Guy Garvey's got a great voice, and good thing, too. As Elbow have morphed from ambitious but sterile art-rockers to something slightly more visceral, his singing-- equal parts Peter Gabriel and Talk Talk's Mark Hollis-- has been one of the few elements linking the Manchester band's varied output. It's also what's helped Elbow stick out a bit from the choirboy pack of Chris Martin, guy from Keane, et al. At the same time it's not a very rock'n'roll voice, which perhaps explains how, despite some degree of hype, Elbow have always fallen just shy of expectations.
Fitting, then, that "Starlings"-- the first track on Elbow's fourth album The Seldom Seen Kid-- is all about expectations, or at least subverting them. The track begins with an intense cacophony before settling into a vaguely Polynesian groove; a sole orchestral stab blasts out as quickly as it disappears once again. It's a full two minutes before Garvey even sings, and by then one would be forgiven for thinking that, modest melody aside, expectation is all the suspensefully static track has to offer. Yet Elbow are album artists, first and foremost, and in that context it's hard to come up with a better way to ease into The Seldom Seen Kid. Indeed, the similarly exotic second track "The Bones of You", with its flamenco underpinnings and Gershwin coda, stands in stark contrast to its predecessor, and it's here that the benefits of Garvey's voice really come into play. Were he to rise to a pained falsetto, "The Bones of You" would invite endless comparisons to other, slightly more conspicuous British art-rock bands. That Garvey sounds so comfortable in his skin even as his band sheds its own from track to track helps thread the self-produced disc, suite-like.
There are no roman numerals to be found in The Seldom Seen Kid's song titles, nor is there particularly dexterous playing to be heard from track to track, but that's not to discount the disc's mildly proggy vibe. The ebb and flow of the disc feels like it's advancing some unknowable plot, always the sign of a well sequenced disc but also the bridge between songs like the lovely "Mirrorball" and the bluesy (in the get-the-Led-out sense) "Grounds for Divorce". There, the song's lyrical and musical reputation are in keeping with the band's exploration of the static as well as blues traditions. It's a tragic drinking song where the protagonist loses himself in "a hole in my neighborhood down which of late I cannot help but fall." Less fancy-pants lyricists would have just said "bar," but Garvey knows the value of a poetic line or two. In typically ornate Garvey fashion, he's called "An Audience with the Pope" "a Bond theme if Bond was from Bury and a recovering Catholic," but he could have just described it as Tom Waits doing 007.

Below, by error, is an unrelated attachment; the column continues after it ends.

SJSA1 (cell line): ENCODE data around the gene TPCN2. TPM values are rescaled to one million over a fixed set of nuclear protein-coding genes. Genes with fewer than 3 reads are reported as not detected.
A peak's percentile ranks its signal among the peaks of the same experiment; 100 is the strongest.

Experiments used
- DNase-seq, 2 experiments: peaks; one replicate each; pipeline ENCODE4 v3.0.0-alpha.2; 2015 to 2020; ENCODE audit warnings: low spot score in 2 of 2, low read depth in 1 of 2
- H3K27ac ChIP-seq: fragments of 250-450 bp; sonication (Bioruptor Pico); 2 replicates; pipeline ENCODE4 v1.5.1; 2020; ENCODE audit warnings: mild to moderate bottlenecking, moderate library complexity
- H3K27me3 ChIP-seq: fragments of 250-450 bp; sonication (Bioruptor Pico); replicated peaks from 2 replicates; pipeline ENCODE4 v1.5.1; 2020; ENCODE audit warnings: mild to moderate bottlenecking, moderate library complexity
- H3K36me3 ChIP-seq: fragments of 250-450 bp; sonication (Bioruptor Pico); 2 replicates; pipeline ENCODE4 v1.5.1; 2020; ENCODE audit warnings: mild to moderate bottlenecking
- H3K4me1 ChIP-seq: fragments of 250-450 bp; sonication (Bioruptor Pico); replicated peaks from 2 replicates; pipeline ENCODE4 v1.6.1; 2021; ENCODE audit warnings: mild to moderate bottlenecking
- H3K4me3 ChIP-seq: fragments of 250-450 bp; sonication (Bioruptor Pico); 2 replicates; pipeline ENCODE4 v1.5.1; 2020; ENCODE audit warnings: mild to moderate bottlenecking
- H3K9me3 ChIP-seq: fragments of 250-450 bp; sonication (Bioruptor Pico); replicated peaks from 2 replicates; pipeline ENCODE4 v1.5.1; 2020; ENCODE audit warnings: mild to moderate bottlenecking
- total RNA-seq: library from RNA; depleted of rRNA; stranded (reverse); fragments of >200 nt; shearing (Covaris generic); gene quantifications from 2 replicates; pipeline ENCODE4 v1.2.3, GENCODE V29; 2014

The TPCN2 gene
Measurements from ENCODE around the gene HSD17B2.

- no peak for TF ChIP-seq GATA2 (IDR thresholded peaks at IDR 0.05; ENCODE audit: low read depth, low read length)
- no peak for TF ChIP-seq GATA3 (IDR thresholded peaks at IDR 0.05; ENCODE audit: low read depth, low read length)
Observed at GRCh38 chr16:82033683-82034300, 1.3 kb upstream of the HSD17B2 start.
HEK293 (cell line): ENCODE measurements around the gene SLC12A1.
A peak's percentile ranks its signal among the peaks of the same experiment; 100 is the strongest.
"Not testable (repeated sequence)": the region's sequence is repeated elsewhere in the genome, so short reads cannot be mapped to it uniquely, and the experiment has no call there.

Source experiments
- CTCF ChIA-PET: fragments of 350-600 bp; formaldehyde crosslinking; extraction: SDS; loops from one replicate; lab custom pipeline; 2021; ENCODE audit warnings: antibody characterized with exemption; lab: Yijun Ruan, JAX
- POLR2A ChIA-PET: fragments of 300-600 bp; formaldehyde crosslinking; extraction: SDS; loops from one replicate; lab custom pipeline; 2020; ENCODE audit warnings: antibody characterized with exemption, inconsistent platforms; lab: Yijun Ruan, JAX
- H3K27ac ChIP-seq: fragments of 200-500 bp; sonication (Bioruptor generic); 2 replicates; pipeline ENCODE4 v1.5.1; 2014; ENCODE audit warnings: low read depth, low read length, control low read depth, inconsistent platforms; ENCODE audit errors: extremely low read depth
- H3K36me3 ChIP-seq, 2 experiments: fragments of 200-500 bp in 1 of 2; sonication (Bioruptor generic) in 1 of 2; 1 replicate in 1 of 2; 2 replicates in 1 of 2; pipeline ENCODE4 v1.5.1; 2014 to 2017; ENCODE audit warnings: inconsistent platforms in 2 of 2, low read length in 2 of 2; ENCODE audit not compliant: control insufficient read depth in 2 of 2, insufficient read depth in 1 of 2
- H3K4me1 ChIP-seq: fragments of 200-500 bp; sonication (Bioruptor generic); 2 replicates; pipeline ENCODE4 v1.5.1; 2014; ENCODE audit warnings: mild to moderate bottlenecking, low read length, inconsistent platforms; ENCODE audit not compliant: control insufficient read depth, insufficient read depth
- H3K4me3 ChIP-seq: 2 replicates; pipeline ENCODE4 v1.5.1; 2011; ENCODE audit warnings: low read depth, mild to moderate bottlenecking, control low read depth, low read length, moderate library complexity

The song is a rare autopilot moment on a disc that otherwise makes so much effort to skirt cliché. Anyone expecting "Some Riot" to reflect it's title is headed for disappointment-- the song could easily explode, but follows a different, more moving path instead-- and "Weather to Fly" is almost mantra-like in its simplicity. Yet while "The Loneliness of a Tower Crane Driver" begins much the same, it gives way to some subtle twists, turns, and escalations that push the track into dramatically fresh territory. On "The Fix", the twist is that guest Richard Hawley's croon vies with Garvey's voice as guide through the jazzy song, vaguely film score in its menace but pretty cool despite its half-familiarity.
The single "One Day Like This" sounds like just that-- a single-- with its faster gait and sunnier demeanor, buoyed by strings and massed vocals despite a deceptive but welcome surfeit of space in the mix, but per Elbow's own downbeat reputation, the album doesn't end there. That would be too easy. Instead, The Seldom Seen Kid ends with a bonus tribute to the title's inspiration, Manchester songwriter/troubadour/busker Bryan Glancy. Track down and browse the website dedicated to his memory and you'll likely wish you knew him. Listen to this absolutely beautiful tribute and you'll miss him like a best friend.
-Joshua Klein, April 16, 2008